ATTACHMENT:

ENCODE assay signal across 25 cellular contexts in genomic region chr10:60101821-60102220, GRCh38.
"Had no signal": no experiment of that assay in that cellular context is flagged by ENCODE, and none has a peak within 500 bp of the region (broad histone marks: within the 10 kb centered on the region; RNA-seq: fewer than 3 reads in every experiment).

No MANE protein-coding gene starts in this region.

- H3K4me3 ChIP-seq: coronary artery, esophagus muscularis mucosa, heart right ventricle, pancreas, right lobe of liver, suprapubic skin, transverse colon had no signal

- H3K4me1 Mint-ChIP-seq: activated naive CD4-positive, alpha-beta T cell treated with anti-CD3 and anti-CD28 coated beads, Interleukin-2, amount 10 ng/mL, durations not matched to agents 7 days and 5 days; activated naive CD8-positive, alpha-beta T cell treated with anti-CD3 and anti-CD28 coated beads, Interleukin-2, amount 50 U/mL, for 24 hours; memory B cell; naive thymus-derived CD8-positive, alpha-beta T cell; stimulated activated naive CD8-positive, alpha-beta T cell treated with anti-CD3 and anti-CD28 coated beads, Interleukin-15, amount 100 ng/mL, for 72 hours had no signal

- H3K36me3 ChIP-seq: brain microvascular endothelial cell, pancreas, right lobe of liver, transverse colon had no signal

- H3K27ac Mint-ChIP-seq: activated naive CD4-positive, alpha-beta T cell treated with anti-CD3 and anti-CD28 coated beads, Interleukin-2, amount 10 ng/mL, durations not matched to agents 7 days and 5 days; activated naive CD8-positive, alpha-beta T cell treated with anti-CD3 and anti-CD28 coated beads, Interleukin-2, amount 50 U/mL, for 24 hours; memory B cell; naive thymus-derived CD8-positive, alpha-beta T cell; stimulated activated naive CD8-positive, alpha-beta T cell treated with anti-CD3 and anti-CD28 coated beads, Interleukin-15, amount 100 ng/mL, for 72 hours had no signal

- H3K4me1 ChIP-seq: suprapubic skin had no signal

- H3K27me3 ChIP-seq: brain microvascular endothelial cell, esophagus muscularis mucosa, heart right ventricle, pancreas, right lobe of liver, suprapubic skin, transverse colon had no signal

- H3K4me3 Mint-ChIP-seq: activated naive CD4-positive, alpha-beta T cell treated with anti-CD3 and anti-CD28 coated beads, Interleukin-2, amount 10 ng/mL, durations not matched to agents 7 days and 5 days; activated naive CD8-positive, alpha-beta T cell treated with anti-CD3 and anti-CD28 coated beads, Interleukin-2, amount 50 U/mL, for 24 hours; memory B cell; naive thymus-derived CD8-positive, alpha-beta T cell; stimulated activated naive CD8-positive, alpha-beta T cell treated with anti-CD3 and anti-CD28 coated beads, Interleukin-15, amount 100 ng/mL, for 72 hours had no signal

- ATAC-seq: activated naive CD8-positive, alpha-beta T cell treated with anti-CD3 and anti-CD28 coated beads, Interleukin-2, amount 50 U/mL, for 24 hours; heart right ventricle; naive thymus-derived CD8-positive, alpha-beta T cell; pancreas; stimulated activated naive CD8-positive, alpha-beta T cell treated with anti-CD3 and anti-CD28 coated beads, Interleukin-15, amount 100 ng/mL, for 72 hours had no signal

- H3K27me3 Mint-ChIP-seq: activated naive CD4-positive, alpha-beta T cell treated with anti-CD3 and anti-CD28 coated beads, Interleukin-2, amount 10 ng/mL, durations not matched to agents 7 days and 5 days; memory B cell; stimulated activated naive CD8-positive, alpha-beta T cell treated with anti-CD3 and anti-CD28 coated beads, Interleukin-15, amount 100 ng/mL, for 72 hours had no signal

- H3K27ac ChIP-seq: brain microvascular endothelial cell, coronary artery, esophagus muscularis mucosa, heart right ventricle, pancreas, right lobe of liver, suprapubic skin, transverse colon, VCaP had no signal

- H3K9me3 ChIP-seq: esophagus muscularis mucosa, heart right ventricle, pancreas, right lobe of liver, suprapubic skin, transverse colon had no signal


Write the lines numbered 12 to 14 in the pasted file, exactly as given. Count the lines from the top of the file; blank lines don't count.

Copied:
- H3K27me3 Mint-ChIP-seq: activated naive CD4-positive, alpha-beta T cell treated with anti-CD3 and anti-CD28 coated beads, Interleukin-2, amount 10 ng/mL, durations not matched to agents 7 days and 5 days; memory B cell; stimulated activated naive CD8-positive, alpha-beta T cell treated with anti-CD3 and anti-CD28 coated beads, Interleukin-15, amount 100 ng/mL, for 72 hours had no signal

- H3K27ac ChIP-seq: brain microvascular endothelial cell, coronary artery, esophagus muscularis mucosa, heart right ventricle, pancreas, right lobe of liver, suprapubic skin, transverse colon, VCaP had no signal

- H3K9me3 ChIP-seq: esophagus muscularis mucosa, heart right ventricle, pancreas, right lobe of liver, suprapubic skin, transverse colon had no signal